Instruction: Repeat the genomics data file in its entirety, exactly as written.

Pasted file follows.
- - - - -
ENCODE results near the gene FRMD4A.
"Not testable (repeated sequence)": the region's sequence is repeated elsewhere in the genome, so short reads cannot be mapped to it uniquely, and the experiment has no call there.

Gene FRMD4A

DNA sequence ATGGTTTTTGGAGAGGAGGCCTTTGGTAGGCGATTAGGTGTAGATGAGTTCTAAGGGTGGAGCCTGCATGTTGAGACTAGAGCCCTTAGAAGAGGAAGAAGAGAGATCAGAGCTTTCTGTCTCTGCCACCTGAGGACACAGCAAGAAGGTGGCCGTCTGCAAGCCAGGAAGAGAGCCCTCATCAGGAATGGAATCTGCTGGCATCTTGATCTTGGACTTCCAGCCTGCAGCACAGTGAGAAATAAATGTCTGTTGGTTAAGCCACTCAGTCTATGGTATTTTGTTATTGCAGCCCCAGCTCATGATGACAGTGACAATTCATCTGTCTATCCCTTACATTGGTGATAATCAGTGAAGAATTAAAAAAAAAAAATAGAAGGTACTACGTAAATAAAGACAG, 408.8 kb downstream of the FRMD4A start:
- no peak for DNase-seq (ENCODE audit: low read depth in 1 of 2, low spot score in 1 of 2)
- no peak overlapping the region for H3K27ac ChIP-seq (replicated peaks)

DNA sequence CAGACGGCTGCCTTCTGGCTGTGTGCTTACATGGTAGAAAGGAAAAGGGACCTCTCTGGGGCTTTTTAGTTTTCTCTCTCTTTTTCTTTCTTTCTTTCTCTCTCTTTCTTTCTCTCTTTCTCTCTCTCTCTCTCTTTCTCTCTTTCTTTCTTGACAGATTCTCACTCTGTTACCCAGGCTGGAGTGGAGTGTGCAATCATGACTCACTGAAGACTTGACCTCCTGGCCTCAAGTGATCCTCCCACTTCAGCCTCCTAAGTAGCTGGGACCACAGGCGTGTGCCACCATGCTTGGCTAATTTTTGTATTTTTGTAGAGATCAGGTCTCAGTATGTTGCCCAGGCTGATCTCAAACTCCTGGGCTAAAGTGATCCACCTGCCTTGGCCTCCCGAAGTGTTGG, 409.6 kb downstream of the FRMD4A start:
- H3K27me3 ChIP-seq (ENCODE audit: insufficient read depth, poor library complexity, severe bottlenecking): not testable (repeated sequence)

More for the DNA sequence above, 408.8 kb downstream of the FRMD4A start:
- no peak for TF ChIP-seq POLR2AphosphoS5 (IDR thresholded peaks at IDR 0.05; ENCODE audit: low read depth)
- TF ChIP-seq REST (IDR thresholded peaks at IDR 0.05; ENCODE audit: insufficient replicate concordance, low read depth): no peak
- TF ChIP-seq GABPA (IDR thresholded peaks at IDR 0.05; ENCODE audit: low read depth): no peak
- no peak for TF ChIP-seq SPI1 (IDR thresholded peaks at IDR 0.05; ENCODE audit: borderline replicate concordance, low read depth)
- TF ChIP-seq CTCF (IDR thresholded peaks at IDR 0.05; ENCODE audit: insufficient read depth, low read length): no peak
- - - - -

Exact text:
ENCODE results near the gene FRMD4A.
"Not testable (repeated sequence)": the region's sequence is repeated elsewhere in the genome, so short reads cannot be mapped to it uniquely, and the experiment has no call there.

Gene FRMD4A

DNA sequence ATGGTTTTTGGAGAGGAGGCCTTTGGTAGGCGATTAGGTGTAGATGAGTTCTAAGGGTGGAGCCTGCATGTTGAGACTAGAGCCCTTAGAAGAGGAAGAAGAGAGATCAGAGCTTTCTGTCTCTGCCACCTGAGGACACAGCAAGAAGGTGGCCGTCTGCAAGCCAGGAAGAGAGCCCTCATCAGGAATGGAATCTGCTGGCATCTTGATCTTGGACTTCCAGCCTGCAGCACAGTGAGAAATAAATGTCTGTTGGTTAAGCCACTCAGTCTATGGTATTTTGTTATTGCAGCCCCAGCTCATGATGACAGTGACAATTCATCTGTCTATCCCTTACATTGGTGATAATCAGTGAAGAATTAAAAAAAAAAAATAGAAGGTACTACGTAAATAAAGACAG, 408.8 kb downstream of the FRMD4A start:
- no peak for DNase-seq (ENCODE audit: low read depth in 1 of 2, low spot score in 1 of 2)
- no peak overlapping the region for H3K27ac ChIP-seq (replicated peaks)

DNA sequence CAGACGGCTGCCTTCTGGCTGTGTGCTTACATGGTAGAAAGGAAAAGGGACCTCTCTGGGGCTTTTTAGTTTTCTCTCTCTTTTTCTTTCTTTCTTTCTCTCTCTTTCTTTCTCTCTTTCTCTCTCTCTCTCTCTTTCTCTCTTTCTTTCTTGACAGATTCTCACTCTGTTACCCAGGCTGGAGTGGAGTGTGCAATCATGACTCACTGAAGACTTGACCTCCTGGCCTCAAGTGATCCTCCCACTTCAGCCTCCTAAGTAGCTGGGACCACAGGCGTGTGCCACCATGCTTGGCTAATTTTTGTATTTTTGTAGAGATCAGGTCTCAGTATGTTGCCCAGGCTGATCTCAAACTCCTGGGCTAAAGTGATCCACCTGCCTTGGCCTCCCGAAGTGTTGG, 409.6 kb downstream of the FRMD4A start:
- H3K27me3 ChIP-seq (ENCODE audit: insufficient read depth, poor library complexity, severe bottlenecking): not testable (repeated sequence)

More for the DNA sequence above, 408.8 kb downstream of the FRMD4A start:
- no peak for TF ChIP-seq POLR2AphosphoS5 (IDR thresholded peaks at IDR 0.05; ENCODE audit: low read depth)
- TF ChIP-seq REST (IDR thresholded peaks at IDR 0.05; ENCODE audit: insufficient replicate concordance, low read depth): no peak
- TF ChIP-seq GABPA (IDR thresholded peaks at IDR 0.05; ENCODE audit: low read depth): no peak
- no peak for TF ChIP-seq SPI1 (IDR thresholded peaks at IDR 0.05; ENCODE audit: borderline replicate concordance, low read depth)
- TF ChIP-seq CTCF (IDR thresholded peaks at IDR 0.05; ENCODE audit: insufficient read depth, low read length): no peak